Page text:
Disclaimer: I do not own Shrek or any of its affiliations, products, or so on. Just a couple copies of the movies. Meow.

Happily Ever


". . .You're sure, madam?"

"Yes. Your future is not in the hands of yourself, but that of your True Love." The woman reading the fortune laid out another card. "There will be great troubles for you on this path."

Receiving the fortune was a woman in a cloak, her eyes wide and childlike as she gazed at the cards. "Can you tell me. . . What is my fairy tale?" she asked.

The old woman snatched up the cards and shuffled before putting them away. "Let me see your hand, princess."

Slowly, the young lady extended her hand, and winced when the old woman grabbed it and held a little too tightly. She looked over the princess' palm, nodding to herself. At length she let go and opened a box beside her. She pulled out a few items, placing them on the table, and the princess stared at them. One of them was a tiny crystal ball, another seemed to be a beast's hand, and several small finger-sized bones.

"I have found it," the gypsy said suddenly, pulling out a small box and opening it. She showed it to the princess, who found herself gazing intently at the contents.

"What is it?" she asked.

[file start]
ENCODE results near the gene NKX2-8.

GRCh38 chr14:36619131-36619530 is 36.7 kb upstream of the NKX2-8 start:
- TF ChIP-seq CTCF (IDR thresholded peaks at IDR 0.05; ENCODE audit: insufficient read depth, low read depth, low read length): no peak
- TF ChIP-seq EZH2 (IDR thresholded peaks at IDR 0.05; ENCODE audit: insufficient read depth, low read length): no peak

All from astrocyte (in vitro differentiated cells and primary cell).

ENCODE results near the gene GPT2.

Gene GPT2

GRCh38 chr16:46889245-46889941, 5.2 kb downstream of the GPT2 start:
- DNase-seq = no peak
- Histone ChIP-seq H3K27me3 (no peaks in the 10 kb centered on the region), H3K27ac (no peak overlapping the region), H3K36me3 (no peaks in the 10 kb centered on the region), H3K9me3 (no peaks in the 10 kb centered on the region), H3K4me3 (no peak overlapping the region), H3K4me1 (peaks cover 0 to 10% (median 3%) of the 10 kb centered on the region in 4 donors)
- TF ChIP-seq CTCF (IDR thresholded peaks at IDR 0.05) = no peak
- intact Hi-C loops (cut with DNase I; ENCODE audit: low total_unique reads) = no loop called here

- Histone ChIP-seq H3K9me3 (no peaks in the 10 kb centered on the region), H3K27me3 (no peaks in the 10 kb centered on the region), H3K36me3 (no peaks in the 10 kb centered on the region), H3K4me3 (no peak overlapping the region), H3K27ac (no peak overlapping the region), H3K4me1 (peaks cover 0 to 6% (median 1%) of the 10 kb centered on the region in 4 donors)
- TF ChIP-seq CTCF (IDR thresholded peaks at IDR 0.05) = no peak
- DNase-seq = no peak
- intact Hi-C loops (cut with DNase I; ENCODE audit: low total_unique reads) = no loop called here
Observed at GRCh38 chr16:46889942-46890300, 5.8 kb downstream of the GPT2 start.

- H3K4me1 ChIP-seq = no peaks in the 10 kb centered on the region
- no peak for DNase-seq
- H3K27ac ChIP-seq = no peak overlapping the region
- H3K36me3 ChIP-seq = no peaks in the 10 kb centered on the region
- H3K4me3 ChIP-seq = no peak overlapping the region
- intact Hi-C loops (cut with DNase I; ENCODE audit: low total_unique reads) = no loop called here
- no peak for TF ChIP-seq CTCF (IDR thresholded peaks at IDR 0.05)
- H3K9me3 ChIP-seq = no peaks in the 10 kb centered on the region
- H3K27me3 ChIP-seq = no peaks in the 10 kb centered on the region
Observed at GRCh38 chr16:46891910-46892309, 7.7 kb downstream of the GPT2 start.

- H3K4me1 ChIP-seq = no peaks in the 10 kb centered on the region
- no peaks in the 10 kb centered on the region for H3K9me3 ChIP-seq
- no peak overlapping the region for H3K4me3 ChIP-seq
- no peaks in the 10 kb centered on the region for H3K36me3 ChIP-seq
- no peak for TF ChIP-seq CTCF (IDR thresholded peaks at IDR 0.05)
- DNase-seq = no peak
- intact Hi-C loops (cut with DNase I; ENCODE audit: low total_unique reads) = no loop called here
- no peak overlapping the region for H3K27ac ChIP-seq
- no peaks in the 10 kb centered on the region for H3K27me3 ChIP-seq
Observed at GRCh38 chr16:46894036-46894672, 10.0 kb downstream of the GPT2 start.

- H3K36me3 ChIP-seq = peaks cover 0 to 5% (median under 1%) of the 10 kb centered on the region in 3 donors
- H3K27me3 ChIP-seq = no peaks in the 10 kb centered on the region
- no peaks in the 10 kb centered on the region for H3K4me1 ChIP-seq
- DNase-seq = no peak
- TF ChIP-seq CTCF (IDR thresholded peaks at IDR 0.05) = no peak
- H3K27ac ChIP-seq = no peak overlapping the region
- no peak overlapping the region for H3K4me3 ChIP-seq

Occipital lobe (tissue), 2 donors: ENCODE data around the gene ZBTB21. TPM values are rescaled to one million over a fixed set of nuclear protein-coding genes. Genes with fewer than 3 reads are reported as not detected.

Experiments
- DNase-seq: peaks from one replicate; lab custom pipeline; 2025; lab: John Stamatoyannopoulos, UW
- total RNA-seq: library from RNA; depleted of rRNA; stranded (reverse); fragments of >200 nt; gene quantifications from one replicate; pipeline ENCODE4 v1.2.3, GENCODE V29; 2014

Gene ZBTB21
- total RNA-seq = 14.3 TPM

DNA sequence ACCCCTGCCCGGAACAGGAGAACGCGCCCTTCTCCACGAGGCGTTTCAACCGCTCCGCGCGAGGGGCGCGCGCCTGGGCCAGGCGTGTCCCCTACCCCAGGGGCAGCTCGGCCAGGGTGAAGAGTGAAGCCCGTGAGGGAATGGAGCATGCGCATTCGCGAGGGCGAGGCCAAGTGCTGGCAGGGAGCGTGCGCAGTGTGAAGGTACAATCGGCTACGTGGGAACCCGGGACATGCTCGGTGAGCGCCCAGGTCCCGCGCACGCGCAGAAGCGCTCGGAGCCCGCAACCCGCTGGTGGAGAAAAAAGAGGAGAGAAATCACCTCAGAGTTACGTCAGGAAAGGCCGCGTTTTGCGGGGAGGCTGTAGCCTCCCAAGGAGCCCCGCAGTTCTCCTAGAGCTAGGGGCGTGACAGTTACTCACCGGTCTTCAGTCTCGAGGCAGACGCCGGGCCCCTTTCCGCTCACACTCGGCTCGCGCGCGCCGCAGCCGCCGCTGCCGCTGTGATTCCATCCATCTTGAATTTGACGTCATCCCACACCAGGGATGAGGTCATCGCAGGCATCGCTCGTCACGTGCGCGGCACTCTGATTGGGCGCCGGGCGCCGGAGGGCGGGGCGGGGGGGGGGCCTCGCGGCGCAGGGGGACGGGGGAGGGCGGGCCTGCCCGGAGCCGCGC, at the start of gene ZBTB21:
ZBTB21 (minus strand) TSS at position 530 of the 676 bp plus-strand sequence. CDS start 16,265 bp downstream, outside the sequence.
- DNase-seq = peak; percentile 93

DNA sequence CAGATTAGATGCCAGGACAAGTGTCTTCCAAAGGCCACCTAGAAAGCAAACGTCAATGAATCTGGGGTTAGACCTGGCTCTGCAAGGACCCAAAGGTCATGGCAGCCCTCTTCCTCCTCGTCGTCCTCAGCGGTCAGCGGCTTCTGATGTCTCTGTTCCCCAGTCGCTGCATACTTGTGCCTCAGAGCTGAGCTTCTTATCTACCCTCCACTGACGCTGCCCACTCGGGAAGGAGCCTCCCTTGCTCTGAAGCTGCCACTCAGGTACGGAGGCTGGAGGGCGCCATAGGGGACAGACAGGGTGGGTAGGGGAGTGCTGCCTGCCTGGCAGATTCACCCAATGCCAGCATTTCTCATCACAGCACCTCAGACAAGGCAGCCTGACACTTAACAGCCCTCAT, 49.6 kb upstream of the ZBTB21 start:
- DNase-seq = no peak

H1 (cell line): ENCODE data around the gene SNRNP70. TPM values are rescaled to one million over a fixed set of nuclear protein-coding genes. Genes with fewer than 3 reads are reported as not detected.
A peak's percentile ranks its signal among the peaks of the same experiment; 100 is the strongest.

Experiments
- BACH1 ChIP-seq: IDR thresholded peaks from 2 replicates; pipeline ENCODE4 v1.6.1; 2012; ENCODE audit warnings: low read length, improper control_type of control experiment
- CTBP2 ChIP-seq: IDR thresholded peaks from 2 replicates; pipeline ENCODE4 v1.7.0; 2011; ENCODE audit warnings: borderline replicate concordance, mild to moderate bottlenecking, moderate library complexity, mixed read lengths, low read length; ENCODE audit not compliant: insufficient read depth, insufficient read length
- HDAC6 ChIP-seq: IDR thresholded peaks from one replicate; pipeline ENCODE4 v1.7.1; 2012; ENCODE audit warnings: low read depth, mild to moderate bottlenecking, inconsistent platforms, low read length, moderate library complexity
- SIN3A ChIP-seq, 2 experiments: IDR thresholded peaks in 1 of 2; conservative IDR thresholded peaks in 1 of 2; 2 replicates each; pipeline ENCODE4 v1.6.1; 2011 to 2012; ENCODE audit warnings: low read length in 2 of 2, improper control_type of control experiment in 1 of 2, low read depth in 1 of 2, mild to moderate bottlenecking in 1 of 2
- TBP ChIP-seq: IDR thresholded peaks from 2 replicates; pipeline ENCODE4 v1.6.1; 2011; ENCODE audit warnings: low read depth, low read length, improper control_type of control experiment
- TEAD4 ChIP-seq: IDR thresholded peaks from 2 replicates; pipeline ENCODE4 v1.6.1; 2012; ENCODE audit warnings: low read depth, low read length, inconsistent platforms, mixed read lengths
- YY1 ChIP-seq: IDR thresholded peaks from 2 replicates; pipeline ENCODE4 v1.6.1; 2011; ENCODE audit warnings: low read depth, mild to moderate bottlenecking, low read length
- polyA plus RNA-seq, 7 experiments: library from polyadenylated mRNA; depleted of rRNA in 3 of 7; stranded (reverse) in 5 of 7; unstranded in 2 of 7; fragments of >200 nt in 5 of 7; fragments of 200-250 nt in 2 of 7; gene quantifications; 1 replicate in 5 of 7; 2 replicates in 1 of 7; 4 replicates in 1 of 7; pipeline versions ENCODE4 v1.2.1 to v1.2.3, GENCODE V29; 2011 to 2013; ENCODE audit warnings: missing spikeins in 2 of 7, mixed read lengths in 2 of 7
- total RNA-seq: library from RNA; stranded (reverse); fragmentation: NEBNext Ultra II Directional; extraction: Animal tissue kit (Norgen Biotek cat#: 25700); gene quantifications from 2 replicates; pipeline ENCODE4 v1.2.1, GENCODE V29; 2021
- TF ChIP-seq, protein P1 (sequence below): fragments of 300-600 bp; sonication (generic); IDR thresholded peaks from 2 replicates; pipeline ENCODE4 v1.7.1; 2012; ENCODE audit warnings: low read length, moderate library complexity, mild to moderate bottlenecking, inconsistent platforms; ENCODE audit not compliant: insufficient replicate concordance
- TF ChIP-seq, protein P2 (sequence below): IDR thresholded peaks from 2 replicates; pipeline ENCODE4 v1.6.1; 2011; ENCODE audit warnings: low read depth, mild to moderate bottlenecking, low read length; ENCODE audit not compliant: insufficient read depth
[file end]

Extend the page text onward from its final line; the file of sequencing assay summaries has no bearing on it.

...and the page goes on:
"A pendant, for you," the gypsy answered. She closed the box and handed it to the princess. "Your mother entrusted this to me the same day you were born, and now you must have it. Understand that not you, but your True Love, will know how to open the locket. And only then will you be freed from your Fairy Tale, to live as you would choose."

"Then. . . Am I trapped in my own story?" she asked, panicking a little.

"Yes. Now go, princess. With handing this over, your story has begun, and you must prepare."

The princess stood with a grateful nod and stepped out. It wasn't until she was out of the wagon that she thought to turn around and ask, "Prepare for what, madam?"

The wagon was gone, and on the ground where it once was lay a single scrap of paper. Kneeling down, she picked it up and read, "Prepare for your abduction. As it was written, it will be; until the end, you cannot be free. This tale will be little fun; your first step is to run."

She shivered. It seemed like such a bad omen, to hear nothing of her story except that her True Love is the only one who could end it. "I don't understand," she said to herself, and whistled for her horse. The large Clydesdale stepped up to her and knelt to allow her to climb on his saddle. "Do you understand, Smithy?" she asked him.

He neighed and shook his head before she pulled his reigns to start his walk. She thought over the paper, in her hand still, and looked down at it. As though waiting for the moment she looked away, it had written on it more words than before, and she read those with rising dread.

"You did not obey fast enough; the next few days will be rough. Beware the eyes in the dark; beware the form that lurks. Someone dangerous as a bear; sees her life as unfair. Do not look back or above; speed away to your True Love."